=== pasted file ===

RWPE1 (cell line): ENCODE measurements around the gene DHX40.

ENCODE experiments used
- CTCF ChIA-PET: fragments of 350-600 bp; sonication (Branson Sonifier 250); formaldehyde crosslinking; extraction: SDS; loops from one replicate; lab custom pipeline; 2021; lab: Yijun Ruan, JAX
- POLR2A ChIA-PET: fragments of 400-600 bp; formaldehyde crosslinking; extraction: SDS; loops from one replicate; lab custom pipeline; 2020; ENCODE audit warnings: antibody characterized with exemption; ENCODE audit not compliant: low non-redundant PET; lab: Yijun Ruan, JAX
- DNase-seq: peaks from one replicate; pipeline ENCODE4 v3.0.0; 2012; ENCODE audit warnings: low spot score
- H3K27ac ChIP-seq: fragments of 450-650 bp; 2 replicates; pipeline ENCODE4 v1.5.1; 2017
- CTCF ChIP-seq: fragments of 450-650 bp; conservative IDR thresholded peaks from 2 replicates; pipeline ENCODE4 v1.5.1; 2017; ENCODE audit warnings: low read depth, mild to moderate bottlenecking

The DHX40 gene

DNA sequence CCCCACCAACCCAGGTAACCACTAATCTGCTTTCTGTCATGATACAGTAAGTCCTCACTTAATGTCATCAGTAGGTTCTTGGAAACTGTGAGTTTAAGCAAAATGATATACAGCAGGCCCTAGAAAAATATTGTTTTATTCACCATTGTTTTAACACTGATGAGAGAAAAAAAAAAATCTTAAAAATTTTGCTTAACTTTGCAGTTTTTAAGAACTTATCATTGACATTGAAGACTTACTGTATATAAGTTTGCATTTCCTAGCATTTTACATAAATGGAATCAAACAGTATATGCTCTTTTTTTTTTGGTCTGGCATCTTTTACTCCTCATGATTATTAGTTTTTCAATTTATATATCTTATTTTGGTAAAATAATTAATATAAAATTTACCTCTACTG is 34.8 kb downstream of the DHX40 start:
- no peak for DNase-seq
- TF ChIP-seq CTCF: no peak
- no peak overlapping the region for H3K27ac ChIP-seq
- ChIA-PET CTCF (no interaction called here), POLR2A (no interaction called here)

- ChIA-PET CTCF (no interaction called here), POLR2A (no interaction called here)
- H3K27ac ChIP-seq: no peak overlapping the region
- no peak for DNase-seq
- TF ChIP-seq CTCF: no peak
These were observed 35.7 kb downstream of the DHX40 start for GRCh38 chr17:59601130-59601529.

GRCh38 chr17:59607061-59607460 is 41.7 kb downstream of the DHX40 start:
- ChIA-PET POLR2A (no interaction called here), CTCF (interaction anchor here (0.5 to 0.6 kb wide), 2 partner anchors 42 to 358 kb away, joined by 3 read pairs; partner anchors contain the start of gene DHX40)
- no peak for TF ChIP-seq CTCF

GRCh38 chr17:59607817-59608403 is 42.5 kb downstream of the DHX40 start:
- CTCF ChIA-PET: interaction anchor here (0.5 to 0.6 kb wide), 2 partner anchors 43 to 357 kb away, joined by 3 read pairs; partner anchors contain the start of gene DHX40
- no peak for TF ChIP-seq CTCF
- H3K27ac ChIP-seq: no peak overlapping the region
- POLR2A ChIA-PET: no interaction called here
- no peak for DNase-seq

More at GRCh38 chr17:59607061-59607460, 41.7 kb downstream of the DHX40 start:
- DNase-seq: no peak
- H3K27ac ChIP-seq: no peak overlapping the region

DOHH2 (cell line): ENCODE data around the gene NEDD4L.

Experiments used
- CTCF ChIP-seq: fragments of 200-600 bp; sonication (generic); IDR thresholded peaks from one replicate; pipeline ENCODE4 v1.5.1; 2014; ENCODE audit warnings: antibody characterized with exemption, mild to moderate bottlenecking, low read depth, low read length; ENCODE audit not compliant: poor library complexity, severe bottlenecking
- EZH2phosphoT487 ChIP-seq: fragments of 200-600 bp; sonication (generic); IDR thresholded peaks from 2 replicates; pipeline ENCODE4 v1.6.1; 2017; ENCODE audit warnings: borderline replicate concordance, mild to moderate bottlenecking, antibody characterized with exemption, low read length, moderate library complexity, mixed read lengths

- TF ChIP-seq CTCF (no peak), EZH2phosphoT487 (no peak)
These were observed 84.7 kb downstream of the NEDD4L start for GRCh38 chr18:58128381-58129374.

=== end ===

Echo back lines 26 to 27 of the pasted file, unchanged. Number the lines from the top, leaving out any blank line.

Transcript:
- POLR2A ChIA-PET: no interaction called here
- no peak for DNase-seq